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Cell membrane on a chip could speed up screening of drug candidates for COVID-19

Date: 6.7.2020 

Researchers have developed a human cell 'membrane on a chip' that allows continuous monitoring of how drugs and infectious agents interact with our cells, and may soon be used to test potential drug candidates for COVID-19.

Kredit: Susan Daniel/Cornell University.The researchers, from the University of Cambridge, Cornell University and Stanford University, say their device could mimic any cell type – bacterial, human or even the tough cells walls of plants. Their research recently pivoted to how COVID-19 attacks human cell membranes and, more importantly, how it can be blocked.

The devices have been formed on chips while preserving the orientation and functionality of the cell membrane and have been successfully used to monitor the activity of ion channels, a class of protein in human cells which are the target of more than 60% of approved pharmaceuticals.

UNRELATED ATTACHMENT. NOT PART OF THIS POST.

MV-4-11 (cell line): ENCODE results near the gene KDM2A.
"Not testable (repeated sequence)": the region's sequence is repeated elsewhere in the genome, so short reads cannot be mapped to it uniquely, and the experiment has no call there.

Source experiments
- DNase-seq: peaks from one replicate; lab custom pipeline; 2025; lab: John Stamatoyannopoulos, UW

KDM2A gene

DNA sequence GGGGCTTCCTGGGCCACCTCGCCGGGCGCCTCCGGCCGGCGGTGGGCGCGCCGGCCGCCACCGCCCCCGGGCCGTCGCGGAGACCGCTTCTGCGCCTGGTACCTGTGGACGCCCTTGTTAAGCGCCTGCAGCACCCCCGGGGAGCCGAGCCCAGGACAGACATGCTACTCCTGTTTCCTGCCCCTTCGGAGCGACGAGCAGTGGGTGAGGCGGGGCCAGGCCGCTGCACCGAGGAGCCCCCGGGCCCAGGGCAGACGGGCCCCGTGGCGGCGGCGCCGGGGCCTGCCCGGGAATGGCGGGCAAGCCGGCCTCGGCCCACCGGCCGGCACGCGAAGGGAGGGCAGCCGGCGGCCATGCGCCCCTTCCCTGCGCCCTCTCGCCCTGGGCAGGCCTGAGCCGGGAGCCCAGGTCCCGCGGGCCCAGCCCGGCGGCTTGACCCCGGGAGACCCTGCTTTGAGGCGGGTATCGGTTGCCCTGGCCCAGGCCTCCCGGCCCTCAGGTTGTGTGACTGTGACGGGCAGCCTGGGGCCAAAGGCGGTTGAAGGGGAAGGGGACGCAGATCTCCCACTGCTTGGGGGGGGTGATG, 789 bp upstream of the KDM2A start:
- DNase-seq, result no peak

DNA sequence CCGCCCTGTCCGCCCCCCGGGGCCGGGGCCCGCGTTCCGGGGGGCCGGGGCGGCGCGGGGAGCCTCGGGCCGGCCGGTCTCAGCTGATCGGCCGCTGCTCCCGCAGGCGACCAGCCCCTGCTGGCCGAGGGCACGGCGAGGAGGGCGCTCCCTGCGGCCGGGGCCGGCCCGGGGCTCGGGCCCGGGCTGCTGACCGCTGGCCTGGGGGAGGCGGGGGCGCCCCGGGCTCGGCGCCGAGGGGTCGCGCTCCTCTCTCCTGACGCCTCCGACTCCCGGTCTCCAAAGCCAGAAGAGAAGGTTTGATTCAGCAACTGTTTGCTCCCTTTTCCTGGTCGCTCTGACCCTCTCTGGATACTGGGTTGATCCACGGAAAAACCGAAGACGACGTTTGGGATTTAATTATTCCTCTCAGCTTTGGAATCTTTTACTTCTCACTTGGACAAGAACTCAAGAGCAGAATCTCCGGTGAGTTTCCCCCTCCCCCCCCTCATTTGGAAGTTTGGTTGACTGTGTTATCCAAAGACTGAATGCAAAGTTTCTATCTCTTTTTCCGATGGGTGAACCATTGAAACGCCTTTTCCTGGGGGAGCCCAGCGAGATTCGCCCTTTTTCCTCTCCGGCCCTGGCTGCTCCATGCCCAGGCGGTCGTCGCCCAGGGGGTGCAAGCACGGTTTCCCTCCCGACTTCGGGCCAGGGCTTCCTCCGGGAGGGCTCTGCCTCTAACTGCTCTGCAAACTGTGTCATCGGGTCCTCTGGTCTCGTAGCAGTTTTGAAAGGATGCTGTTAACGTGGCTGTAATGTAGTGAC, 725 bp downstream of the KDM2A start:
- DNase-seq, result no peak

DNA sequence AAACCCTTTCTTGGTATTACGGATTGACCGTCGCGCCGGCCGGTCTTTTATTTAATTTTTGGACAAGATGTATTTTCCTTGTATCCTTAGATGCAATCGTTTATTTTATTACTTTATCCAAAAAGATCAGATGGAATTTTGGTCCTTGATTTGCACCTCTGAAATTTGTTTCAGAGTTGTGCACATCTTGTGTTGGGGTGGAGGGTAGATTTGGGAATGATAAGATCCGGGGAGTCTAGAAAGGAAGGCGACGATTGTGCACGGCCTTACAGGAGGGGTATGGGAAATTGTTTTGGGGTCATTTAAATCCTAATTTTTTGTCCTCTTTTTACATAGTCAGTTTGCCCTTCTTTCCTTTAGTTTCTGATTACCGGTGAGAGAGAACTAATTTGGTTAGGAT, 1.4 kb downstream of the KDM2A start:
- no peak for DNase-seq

The device uses an electronic chip to measure any changes in an overlying membrane extracted from a cell, enabling the scientists to safely and easily understand how the cell interacts with the outside world. The device integrates cell membranes with conducting polymer electrodes and transistors.

"The device can be as small as the size of a human cell and easily fabricated in arrays, which allows us to perform multiple measurements at the same time," said Dr. Anna-Maria Pappa, also from Cambridge and joint first author on both papers.





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